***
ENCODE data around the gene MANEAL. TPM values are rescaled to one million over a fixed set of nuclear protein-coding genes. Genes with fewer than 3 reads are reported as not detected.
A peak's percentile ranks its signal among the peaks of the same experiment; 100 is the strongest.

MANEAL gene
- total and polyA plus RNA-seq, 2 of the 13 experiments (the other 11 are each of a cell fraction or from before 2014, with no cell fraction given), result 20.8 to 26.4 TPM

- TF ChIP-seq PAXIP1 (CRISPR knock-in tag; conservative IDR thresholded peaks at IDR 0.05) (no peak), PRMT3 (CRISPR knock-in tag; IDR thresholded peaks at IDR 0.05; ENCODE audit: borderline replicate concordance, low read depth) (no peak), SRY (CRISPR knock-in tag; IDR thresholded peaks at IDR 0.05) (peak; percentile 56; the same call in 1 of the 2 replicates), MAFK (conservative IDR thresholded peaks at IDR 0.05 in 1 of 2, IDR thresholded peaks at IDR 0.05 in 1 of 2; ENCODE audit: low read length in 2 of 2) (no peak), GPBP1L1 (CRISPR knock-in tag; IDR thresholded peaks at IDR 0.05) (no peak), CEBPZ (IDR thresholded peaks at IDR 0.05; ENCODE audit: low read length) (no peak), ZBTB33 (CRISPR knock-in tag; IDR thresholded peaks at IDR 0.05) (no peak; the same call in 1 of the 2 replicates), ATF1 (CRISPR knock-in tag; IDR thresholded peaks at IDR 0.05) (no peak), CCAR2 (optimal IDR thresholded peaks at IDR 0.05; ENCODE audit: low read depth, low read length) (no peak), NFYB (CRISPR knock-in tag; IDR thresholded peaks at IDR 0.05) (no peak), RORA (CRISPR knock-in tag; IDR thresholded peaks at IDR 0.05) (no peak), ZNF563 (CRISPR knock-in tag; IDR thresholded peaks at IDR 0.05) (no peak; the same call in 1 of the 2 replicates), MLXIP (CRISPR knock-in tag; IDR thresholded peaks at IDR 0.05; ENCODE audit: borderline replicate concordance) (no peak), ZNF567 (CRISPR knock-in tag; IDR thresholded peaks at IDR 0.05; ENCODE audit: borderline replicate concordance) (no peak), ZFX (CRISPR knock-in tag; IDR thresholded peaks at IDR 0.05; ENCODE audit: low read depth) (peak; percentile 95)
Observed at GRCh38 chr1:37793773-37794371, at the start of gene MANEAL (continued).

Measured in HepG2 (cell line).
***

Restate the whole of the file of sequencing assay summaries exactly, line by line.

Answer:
ENCODE data around the gene MANEAL. TPM values are rescaled to one million over a fixed set of nuclear protein-coding genes. Genes with fewer than 3 reads are reported as not detected.
A peak's percentile ranks its signal among the peaks of the same experiment; 100 is the strongest.

MANEAL gene
- total and polyA plus RNA-seq, 2 of the 13 experiments (the other 11 are each of a cell fraction or from before 2014, with no cell fraction given), result 20.8 to 26.4 TPM

- TF ChIP-seq PAXIP1 (CRISPR knock-in tag; conservative IDR thresholded peaks at IDR 0.05) (no peak), PRMT3 (CRISPR knock-in tag; IDR thresholded peaks at IDR 0.05; ENCODE audit: borderline replicate concordance, low read depth) (no peak), SRY (CRISPR knock-in tag; IDR thresholded peaks at IDR 0.05) (peak; percentile 56; the same call in 1 of the 2 replicates), MAFK (conservative IDR thresholded peaks at IDR 0.05 in 1 of 2, IDR thresholded peaks at IDR 0.05 in 1 of 2; ENCODE audit: low read length in 2 of 2) (no peak), GPBP1L1 (CRISPR knock-in tag; IDR thresholded peaks at IDR 0.05) (no peak), CEBPZ (IDR thresholded peaks at IDR 0.05; ENCODE audit: low read length) (no peak), ZBTB33 (CRISPR knock-in tag; IDR thresholded peaks at IDR 0.05) (no peak; the same call in 1 of the 2 replicates), ATF1 (CRISPR knock-in tag; IDR thresholded peaks at IDR 0.05) (no peak), CCAR2 (optimal IDR thresholded peaks at IDR 0.05; ENCODE audit: low read depth, low read length) (no peak), NFYB (CRISPR knock-in tag; IDR thresholded peaks at IDR 0.05) (no peak), RORA (CRISPR knock-in tag; IDR thresholded peaks at IDR 0.05) (no peak), ZNF563 (CRISPR knock-in tag; IDR thresholded peaks at IDR 0.05) (no peak; the same call in 1 of the 2 replicates), MLXIP (CRISPR knock-in tag; IDR thresholded peaks at IDR 0.05; ENCODE audit: borderline replicate concordance) (no peak), ZNF567 (CRISPR knock-in tag; IDR thresholded peaks at IDR 0.05; ENCODE audit: borderline replicate concordance) (no peak), ZFX (CRISPR knock-in tag; IDR thresholded peaks at IDR 0.05; ENCODE audit: low read depth) (peak; percentile 95)
Observed at GRCh38 chr1:37793773-37794371, at the start of gene MANEAL (continued).

Measured in HepG2 (cell line).